Unsurprisingly, one of the first topics was the reliability of our cars. Crawford, 18, has had the most stereotypical experience. “My car has broken down a dozen times,” he said, undeterred. “But every time it breaks, I end up learning something and being better prepared for the next time it breaks. It doesn’t stop me from driving long distances.’

Jay Leno defined the classic British automotive zeitgeist with a single sentence when he launched the experimental MGB Moss Motor on his website Jay Leno’s Garage: “Oh, wow, it’s started!” Leno is no stranger to British cars, and in an episode last year he got behind the wheel of one of of its most popular cars of all time – the MGA – owned and restored by 24-year-old enthusiast Daniel Harrison. I caught up with Daniel, who described the reliability of his 1958 MGA as almost flawless, although he insists that maintaining these aging English contraptions isn’t always sunshine and rainbows. “Sometimes they’re extremely irritating and uncomfortable, and then sometimes you get a little nugget of experience that pulls you back in.” Daniel’s YouTube channel ‘Limit 55’ aims to demystify the classic car experience and paint an honest picture of vintage car ownership and maintenance.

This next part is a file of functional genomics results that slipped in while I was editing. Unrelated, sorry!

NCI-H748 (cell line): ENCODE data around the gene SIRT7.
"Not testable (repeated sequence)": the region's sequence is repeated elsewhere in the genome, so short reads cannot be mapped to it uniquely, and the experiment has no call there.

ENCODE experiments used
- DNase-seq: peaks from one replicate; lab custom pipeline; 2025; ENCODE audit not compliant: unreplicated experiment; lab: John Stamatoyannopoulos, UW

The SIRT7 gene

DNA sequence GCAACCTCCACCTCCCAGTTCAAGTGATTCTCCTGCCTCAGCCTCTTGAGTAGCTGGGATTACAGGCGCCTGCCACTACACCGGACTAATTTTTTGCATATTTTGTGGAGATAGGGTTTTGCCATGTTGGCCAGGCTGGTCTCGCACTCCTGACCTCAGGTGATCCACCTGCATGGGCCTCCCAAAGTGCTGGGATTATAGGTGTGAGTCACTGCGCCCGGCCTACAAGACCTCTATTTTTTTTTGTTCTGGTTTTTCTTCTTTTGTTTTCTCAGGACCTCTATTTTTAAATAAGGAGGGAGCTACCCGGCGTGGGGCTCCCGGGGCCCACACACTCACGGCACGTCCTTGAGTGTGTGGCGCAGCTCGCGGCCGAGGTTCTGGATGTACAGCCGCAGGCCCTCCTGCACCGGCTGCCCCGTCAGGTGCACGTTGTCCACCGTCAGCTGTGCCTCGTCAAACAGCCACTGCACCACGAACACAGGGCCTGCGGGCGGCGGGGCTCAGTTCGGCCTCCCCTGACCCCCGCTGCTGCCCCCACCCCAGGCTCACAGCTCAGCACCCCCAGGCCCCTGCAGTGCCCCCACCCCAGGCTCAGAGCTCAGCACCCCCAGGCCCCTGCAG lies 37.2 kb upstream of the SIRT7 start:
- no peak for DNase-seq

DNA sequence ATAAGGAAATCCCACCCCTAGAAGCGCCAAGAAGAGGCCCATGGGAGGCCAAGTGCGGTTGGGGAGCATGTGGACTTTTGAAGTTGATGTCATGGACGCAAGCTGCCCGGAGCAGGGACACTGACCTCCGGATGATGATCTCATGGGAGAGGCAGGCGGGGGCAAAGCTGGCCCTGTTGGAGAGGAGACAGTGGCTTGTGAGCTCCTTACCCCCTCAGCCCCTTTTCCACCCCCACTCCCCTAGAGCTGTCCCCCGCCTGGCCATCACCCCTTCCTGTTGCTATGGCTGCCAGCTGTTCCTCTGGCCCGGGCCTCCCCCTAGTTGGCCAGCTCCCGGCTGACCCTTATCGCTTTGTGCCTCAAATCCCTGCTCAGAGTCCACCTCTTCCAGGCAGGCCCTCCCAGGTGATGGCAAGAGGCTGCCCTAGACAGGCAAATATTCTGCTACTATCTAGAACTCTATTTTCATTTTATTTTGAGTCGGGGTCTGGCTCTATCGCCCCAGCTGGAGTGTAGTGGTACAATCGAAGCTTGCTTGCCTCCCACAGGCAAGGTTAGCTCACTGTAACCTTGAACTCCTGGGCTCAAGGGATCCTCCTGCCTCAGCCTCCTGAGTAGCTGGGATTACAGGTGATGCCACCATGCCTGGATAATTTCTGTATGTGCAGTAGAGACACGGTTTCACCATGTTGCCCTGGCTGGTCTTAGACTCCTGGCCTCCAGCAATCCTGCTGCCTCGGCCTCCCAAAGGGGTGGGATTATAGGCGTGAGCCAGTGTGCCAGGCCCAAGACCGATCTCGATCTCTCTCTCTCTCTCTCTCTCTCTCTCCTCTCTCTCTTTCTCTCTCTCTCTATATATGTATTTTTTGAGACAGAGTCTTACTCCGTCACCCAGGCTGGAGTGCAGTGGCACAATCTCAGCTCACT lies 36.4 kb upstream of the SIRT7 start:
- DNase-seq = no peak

Jay Leno
Daniel Harrison and his MGA on Jay Leno’s Garage. YouTube/Jay Leno’s Garage

Jason DeFreitas shared a similar view of this double-edged sword when it came to his orange MG Midget. “With 65 horsepower and four gears, when your engine screams at 4,500 rpm for an hour, it’s outdated. It also taught me all possible ways to get oil out of my driveway. But it’s a pain to drive, it drives like a go-kart and makes all the right noises.”

It’s no secret that British cars have a famous reputation for their electrical gremlins and oil slicks. We agreed that these cars will always demand attention – because they’re old, not because they’re British. There will always be surprises and sometimes dark days, but their agricultural robustness and simple operation have allowed them to stand the test of time. Ultimately, if you take care of these classics, they will take care of you. However, it doesn’t hurt to have a roadside assistance plan.

Cars like the MGA and B, the Austin-Healey 100 and 3000 and various Triumphs defined the modern recipe for a nimble front-engine, rear-wheel-drive sports car. Despite their front-wheel-drive packaging, you could pack a Mini with them. The fact that all these cars were also affordable made them popular with millions of motorists on both sides of the Atlantic.